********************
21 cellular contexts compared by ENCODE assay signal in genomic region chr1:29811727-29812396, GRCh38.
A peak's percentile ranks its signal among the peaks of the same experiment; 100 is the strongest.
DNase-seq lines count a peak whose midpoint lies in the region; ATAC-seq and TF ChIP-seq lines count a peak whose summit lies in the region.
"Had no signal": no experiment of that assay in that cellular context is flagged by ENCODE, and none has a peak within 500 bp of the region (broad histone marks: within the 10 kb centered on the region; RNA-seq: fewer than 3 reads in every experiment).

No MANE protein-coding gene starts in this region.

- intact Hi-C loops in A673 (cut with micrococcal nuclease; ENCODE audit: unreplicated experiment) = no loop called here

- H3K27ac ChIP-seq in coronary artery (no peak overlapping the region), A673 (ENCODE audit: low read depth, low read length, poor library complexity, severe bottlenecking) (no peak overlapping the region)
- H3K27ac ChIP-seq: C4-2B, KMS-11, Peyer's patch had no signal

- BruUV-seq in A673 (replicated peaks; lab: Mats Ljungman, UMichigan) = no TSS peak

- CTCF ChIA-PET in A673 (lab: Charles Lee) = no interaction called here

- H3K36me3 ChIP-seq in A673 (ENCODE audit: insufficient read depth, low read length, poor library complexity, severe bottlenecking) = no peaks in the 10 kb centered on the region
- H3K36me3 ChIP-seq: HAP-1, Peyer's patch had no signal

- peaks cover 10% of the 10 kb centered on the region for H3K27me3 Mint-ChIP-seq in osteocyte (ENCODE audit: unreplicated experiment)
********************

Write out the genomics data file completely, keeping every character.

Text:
21 cellular contexts compared by ENCODE assay signal in genomic region chr1:29811727-29812396, GRCh38.
A peak's percentile ranks its signal among the peaks of the same experiment; 100 is the strongest.
DNase-seq lines count a peak whose midpoint lies in the region; ATAC-seq and TF ChIP-seq lines count a peak whose summit lies in the region.
"Had no signal": no experiment of that assay in that cellular context is flagged by ENCODE, and none has a peak within 500 bp of the region (broad histone marks: within the 10 kb centered on the region; RNA-seq: fewer than 3 reads in every experiment).

No MANE protein-coding gene starts in this region.

- intact Hi-C loops in A673 (cut with micrococcal nuclease; ENCODE audit: unreplicated experiment) = no loop called here

- H3K27ac ChIP-seq in coronary artery (no peak overlapping the region), A673 (ENCODE audit: low read depth, low read length, poor library complexity, severe bottlenecking) (no peak overlapping the region)
- H3K27ac ChIP-seq: C4-2B, KMS-11, Peyer's patch had no signal

- BruUV-seq in A673 (replicated peaks; lab: Mats Ljungman, UMichigan) = no TSS peak

- CTCF ChIA-PET in A673 (lab: Charles Lee) = no interaction called here

- H3K36me3 ChIP-seq in A673 (ENCODE audit: insufficient read depth, low read length, poor library complexity, severe bottlenecking) = no peaks in the 10 kb centered on the region
- H3K36me3 ChIP-seq: HAP-1, Peyer's patch had no signal

- peaks cover 10% of the 10 kb centered on the region for H3K27me3 Mint-ChIP-seq in osteocyte (ENCODE audit: unreplicated experiment)